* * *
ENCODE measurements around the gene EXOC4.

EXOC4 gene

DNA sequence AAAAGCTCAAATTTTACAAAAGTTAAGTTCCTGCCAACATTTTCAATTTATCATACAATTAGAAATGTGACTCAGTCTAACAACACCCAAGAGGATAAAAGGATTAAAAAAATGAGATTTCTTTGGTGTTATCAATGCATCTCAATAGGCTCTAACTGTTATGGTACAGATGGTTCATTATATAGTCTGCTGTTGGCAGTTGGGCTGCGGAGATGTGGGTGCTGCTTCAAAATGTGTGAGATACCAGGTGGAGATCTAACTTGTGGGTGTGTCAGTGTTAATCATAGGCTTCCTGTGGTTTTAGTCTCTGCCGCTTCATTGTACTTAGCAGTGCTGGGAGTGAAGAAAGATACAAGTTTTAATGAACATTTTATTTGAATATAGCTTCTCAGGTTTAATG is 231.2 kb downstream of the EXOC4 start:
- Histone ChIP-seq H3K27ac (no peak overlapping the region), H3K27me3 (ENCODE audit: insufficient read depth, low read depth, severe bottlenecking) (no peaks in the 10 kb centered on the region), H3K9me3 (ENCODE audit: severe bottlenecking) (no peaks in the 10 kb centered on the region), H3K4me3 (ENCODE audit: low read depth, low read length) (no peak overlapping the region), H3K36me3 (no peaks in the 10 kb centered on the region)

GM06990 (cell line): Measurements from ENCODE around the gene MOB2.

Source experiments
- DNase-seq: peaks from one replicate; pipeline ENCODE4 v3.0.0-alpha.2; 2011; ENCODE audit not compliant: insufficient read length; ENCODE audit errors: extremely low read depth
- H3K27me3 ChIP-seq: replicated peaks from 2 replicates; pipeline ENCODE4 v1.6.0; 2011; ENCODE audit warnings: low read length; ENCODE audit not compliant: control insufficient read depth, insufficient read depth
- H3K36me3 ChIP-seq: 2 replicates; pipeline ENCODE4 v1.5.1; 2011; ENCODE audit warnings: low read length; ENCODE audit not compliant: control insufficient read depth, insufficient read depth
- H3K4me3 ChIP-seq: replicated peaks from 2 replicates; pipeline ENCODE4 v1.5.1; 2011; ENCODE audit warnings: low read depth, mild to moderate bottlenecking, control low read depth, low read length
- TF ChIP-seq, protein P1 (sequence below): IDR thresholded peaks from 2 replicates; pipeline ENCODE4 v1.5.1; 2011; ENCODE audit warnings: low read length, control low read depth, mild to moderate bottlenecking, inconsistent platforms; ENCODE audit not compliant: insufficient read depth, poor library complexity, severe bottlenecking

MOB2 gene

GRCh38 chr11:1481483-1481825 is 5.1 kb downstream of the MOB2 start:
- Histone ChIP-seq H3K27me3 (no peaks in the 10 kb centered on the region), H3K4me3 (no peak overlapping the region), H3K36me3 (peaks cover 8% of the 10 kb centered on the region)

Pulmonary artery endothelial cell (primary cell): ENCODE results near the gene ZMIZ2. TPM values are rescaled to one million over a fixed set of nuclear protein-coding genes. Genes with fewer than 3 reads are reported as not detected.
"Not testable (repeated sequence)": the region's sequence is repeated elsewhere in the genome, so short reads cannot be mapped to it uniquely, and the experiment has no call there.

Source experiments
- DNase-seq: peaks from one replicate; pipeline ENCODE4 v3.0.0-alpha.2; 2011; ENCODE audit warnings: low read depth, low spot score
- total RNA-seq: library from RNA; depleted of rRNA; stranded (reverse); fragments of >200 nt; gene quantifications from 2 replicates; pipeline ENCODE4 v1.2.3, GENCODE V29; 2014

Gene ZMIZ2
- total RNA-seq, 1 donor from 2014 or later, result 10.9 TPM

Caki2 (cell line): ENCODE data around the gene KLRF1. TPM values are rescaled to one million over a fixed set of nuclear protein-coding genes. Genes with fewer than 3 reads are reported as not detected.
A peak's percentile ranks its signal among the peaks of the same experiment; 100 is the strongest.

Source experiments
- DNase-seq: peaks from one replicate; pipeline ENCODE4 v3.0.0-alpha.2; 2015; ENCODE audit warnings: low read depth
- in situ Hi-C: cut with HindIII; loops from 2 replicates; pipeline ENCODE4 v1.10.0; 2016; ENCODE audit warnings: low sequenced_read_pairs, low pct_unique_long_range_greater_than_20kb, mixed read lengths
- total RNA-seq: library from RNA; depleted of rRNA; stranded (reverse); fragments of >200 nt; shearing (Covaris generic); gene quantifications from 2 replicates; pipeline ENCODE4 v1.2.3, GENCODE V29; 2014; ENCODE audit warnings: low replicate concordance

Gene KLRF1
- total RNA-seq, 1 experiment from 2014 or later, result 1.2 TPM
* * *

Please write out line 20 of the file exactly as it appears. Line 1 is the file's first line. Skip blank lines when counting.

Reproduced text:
Gene ZMIZ2